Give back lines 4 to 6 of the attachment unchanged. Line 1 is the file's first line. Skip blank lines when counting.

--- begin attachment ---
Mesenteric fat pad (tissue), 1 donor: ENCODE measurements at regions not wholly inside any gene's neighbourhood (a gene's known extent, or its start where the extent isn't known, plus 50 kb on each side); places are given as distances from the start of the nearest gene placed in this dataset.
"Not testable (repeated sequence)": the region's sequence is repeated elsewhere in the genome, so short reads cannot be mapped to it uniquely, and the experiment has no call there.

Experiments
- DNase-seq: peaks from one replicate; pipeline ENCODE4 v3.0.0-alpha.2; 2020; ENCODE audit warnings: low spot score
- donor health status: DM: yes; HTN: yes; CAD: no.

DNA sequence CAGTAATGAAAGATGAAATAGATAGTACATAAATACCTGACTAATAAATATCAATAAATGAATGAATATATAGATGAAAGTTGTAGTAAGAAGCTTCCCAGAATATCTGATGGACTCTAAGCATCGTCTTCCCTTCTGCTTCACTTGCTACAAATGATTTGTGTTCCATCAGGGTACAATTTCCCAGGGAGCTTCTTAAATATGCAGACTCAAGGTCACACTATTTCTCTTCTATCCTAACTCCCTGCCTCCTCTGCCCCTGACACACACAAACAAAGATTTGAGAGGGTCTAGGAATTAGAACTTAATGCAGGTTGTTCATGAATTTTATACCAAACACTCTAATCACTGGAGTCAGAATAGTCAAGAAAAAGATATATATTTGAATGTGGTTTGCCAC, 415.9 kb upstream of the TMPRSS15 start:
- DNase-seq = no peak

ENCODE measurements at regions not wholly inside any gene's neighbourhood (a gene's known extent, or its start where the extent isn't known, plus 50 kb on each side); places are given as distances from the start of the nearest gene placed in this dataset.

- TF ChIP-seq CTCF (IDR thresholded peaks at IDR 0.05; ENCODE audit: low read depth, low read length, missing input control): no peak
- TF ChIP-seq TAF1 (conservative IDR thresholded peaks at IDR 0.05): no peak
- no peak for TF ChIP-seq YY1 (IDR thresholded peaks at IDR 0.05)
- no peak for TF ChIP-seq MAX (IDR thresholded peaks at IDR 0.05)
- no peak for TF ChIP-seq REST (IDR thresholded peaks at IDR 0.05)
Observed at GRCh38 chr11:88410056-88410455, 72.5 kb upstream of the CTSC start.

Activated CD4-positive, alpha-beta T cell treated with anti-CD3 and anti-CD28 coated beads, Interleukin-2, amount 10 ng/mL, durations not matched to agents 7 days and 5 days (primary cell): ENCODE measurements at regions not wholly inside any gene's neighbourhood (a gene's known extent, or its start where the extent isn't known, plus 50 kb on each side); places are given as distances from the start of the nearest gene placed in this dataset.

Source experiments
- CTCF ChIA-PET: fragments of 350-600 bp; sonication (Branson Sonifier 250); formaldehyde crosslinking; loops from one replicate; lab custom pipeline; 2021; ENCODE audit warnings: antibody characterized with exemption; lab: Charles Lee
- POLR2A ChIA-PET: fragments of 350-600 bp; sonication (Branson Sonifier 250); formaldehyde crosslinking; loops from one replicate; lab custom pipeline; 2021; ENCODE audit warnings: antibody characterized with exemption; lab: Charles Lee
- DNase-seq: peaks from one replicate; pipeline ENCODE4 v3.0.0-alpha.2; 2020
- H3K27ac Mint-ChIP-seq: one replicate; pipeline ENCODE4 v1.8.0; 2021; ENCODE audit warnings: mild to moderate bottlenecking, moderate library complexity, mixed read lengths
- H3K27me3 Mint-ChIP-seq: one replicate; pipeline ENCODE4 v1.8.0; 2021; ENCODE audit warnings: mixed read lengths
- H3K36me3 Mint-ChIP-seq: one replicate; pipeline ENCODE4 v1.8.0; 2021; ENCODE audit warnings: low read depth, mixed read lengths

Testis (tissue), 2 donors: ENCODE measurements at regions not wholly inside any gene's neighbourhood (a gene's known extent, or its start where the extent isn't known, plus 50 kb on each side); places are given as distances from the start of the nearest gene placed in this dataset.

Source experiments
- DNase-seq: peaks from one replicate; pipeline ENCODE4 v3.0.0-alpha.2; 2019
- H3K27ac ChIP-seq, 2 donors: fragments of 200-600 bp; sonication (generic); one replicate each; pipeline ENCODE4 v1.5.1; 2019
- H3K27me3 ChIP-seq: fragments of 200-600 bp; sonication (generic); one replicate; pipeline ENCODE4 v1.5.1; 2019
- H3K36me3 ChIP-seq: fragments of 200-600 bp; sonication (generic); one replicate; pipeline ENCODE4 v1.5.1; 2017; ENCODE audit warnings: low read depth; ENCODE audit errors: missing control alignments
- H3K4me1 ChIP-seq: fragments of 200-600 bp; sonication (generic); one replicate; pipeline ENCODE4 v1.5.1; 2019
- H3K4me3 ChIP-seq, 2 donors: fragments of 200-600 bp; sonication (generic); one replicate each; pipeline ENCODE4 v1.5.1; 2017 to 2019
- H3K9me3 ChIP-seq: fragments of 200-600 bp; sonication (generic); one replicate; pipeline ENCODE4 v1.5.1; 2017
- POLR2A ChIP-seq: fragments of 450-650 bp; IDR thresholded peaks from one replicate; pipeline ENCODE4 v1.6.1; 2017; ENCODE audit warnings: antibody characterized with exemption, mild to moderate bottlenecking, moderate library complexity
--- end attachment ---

- DNase-seq: peaks from one replicate; pipeline ENCODE4 v3.0.0-alpha.2; 2020; ENCODE audit warnings: low spot score
- donor health status: DM: yes; HTN: yes; CAD: no.

DNA sequence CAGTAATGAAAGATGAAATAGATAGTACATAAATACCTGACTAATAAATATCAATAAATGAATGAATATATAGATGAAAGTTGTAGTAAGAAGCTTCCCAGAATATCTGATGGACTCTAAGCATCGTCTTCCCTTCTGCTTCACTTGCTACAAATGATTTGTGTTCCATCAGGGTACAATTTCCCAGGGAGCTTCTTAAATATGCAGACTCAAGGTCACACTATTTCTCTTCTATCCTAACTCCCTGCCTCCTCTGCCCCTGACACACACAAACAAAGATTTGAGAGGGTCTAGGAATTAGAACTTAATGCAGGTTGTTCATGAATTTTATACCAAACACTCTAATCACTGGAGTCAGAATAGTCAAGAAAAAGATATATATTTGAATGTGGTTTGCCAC, 415.9 kb upstream of the TMPRSS15 start: